Justin Speer
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Leigh kind of sums it up with "Players leverage skill against luck, and gamble progress against greed and the desire for power."

I don't think these are fair or useful questions to ask Spelunky... I'm assuming these are rhetorical questions. You may want actually to check out the game, anyway.

Ara Shirinian
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I think they are both fair and useful, and I ask them as a reflection after investing many hours into Spelunky. One issue with the game is that not nearly every outcome is the result of a measured or even known gamble on the part of the player.

raigan burns
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@Nick: *Is* that terrible?

First of all, is the article actually second-guessing, or just questioning? Pointing out that "fun" isn't really the best adjective to apply to Spelunky is an awesome insight!

Spelunky is extremely frustrating -- that's the good and the bad part.

The good: the difficulty and frustration actually makes it all the more rewarding to succeed (see e.g Super Meat Boy or roguelikes); you have a palpable sense of accomplishment since you can feel yourself learning and getting better.

The bad: some people can't really get past the difficulty, it's a barrier. It's a hard game, it's tuned to niche tastes and thus isn't for everyone.

So it's not really "fun" in the same way that e.g Bejeweled is: you need to be focused and committed to playing, which is not everyone's idea of fun. It's definitely not relaxing. Then again, some people don't find Bejeweled to be fun.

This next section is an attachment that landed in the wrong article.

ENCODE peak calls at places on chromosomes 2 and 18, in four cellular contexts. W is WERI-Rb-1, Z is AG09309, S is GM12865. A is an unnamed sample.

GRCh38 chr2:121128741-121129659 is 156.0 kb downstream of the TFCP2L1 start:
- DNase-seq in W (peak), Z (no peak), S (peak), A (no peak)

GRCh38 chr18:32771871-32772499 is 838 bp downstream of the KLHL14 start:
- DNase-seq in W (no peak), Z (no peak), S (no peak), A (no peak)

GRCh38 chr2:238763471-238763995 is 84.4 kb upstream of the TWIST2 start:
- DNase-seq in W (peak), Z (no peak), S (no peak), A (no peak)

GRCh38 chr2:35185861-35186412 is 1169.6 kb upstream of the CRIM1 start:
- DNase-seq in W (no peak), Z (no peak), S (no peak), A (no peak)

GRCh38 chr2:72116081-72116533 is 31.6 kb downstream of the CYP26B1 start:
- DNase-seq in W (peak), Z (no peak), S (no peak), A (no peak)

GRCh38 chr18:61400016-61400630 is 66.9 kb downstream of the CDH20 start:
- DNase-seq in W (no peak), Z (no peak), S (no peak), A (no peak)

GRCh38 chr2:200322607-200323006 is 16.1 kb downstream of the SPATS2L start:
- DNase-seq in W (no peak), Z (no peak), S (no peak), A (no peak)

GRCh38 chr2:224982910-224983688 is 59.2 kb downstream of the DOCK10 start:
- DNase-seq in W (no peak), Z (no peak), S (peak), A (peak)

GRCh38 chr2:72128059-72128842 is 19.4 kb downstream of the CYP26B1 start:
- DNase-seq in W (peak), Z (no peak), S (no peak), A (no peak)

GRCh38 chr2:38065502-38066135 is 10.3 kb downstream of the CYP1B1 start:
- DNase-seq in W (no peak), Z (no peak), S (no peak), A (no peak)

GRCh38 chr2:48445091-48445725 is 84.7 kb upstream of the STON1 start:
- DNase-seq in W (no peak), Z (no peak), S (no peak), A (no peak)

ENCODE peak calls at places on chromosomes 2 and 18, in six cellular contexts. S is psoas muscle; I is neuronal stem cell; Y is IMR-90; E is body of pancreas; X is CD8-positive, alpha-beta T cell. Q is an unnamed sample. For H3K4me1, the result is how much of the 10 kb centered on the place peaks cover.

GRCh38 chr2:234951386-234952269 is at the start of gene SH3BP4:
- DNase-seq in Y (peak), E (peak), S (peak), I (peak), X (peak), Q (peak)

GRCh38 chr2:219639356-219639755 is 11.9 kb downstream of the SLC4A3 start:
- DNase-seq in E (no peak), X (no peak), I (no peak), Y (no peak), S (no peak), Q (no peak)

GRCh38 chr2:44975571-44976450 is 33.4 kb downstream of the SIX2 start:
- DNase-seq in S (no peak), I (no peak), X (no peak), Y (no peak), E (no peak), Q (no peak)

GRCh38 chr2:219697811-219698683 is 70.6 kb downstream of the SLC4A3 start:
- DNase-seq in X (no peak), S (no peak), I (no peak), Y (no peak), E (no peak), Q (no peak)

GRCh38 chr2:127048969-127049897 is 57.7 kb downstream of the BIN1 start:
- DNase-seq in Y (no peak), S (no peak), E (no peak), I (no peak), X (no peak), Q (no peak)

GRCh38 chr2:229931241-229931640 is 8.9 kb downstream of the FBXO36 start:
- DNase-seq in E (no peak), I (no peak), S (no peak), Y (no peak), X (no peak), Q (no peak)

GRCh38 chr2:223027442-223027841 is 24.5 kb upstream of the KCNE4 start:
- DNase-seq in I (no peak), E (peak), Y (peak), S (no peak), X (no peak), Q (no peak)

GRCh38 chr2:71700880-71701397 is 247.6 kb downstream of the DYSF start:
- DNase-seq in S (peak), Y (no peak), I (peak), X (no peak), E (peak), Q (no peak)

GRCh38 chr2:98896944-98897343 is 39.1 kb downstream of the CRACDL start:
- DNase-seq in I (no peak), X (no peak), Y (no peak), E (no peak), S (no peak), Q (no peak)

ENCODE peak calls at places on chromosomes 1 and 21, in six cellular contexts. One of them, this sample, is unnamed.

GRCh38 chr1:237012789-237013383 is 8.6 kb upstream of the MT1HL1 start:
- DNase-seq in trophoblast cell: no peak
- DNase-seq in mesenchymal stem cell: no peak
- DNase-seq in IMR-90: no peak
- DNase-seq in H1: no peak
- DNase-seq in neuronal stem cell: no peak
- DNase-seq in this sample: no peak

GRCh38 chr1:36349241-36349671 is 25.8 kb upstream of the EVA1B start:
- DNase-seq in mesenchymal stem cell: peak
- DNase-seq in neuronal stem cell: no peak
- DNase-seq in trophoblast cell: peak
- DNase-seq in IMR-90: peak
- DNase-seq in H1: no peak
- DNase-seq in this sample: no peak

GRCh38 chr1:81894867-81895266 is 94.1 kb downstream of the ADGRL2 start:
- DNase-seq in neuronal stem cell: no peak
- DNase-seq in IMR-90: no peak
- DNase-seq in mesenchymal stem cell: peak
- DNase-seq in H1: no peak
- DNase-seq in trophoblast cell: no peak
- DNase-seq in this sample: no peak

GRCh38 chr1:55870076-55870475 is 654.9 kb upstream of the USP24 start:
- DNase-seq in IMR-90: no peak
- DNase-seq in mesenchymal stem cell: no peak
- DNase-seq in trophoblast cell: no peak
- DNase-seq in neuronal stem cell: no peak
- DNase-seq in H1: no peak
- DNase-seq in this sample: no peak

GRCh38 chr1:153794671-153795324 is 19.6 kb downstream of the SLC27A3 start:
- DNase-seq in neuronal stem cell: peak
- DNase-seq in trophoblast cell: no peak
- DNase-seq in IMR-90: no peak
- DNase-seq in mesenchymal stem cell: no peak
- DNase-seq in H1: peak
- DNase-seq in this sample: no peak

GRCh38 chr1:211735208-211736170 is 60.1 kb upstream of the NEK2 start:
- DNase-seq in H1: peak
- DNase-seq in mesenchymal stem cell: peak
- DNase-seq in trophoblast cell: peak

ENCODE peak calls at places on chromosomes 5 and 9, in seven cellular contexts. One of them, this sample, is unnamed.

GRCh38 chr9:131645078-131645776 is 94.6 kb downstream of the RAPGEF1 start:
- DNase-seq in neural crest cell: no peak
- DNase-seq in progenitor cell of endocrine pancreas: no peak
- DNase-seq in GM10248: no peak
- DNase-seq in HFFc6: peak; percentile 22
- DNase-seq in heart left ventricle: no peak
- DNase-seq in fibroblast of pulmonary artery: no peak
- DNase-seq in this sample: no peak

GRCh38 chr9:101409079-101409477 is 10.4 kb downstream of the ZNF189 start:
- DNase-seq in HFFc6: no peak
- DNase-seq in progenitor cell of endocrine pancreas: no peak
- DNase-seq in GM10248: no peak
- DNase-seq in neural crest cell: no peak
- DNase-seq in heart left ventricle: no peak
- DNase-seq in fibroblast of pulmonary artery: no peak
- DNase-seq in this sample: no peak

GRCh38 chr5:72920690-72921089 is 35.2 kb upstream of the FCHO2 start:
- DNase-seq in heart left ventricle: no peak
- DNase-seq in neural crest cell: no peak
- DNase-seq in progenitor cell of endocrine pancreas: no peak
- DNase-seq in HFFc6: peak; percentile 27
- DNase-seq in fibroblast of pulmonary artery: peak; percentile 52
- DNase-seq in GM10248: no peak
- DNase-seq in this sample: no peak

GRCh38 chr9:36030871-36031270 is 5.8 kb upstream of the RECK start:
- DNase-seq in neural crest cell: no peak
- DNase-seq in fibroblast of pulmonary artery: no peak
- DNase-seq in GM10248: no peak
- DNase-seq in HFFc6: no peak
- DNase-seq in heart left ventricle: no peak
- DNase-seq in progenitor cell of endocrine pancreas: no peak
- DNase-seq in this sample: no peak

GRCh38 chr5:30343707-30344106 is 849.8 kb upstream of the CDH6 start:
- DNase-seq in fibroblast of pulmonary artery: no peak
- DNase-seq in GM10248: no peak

I love Demons/Dark Souls, but "fun" isn't the first thing that pops into mind. Unless you mean "enjoyable" -- but that's not really the same thing.

I don't think questioning whether Spelunky is "fun" is terrible -- it's awesome, it's an interesting conversation/concept to explore.

Also, "fun" as a concept is really vague and not super useful... AFAICT it typically means "something I enjoy", which is hardly a helpful descriptor without further details.

Nick McKergow
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Okay yeah, my mistake was thinking of the term "fun" as meaning whether the game is good or not. I also love Demons/Dark Souls, and if someone asked me if it was fun I would certainly say they are. My original comment was more out of concern that the writer may consider that being easy to win is what makes a game fun, and I found that to be an overly simple way of looking at it.

Eliot Lash
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Great review! I think you've really hit on the core of what makes playing this game so enjoyable. I haven't yet had the chance to play the co-op or deathmatch modes with anyone but I'm looking forward to it.

Luke Skywalker
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I love this game.

I hate this game.

I love this game.

I hate this game.

Jerry Curlan
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Brilliant game. Love to be challenged - which is so rare in gaming today.

Ariel Gross
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Spot on. Great review and analysis.

Axel Cholewa
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I'm puzzled by Spelunky. I played it for about 2 hours, maybe 3, and I still don't really know what the game is about. By that I mean the following: